Step Away From Your TV - Posted by Tony-VA/NC
Posted by Tony-VA/NC on October 24, 2003 at 17:09:23:
Let me begin by saying that I agree with the other posts that when reasonable, dealer licensing is preferable. But that aside, let’s look at the reality of the small claims court system and the concerns you raised.
You walk into a courtroom that is filled to the gills with landlords and tenants (if the tenants actually show up which I have found to be rare). My Lonnie buyers rarely showed up in court and when they did, all that the judge asked was how much they owed. I responded. The judge then asked the tenant if that was correct. They would say yes. Case closed. Although it never happened, should they say they didn’t owe me the money, the judge would have set another court date and we would have gone to trial. In the meantime, I would have met them in the hallway and negotiated for them to simply walk away and in return I would drop the suit.
The courts are typically over loaded with cases and the judge does not have time to play detective nor should they. They should try the facts and go onto the next case.
Most if not all of the licensing agencies have little understanding of the mobile home licensing laws. The judge is likely to be totally unaware of the rules and could care less. What buyer of a Lonnie deal would think about licensing as a defense? They are looking at you as someone who owner financed them when no one else would.
Let’s not forget that you are not in court as a dealer. You are in court as the lien holder. The dealer issue has no relevance. You, as the lien holder, are repossessing the home, not conducting a dealer transaction. Were this a dispute over the purchase agreement, that may have some relevance. In the repossession process, you are submitting to the court the promissory note and security agreement.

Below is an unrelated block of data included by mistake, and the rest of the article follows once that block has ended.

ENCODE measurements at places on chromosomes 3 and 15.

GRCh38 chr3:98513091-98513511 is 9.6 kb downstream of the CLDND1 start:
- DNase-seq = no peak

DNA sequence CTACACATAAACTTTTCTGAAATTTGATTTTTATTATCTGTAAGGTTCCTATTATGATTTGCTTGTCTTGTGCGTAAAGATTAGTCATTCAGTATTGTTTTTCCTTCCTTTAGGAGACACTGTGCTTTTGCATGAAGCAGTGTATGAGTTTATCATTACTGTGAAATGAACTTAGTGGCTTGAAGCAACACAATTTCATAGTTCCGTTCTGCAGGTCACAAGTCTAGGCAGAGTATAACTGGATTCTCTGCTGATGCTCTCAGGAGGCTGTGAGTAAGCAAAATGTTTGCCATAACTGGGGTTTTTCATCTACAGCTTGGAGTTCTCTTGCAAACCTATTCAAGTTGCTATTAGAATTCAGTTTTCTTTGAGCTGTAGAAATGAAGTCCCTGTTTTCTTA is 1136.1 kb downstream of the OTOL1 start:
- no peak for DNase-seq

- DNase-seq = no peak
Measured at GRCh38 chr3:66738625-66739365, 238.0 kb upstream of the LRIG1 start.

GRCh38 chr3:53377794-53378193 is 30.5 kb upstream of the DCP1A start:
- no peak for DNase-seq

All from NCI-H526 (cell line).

Could all of those worse case scenarios that you mention occur. Yes, I suppose in a perfect world they could. Now how about reality?
As investors we must look at our risk tolerance and level of exposure. If you go out and hammer people, treat them like Chuck does others here, or take unfair advantage of folks, well then you should bet someone will wait for an opportunity to effect revenge.
I think that if you treat people fairly, you will find that you rarely need to go to court. This does not mean you should not file and begin the process to ensure you buyer leaves, but the reality of going to trial has been very, very slim in my experience. Court yes, trial no.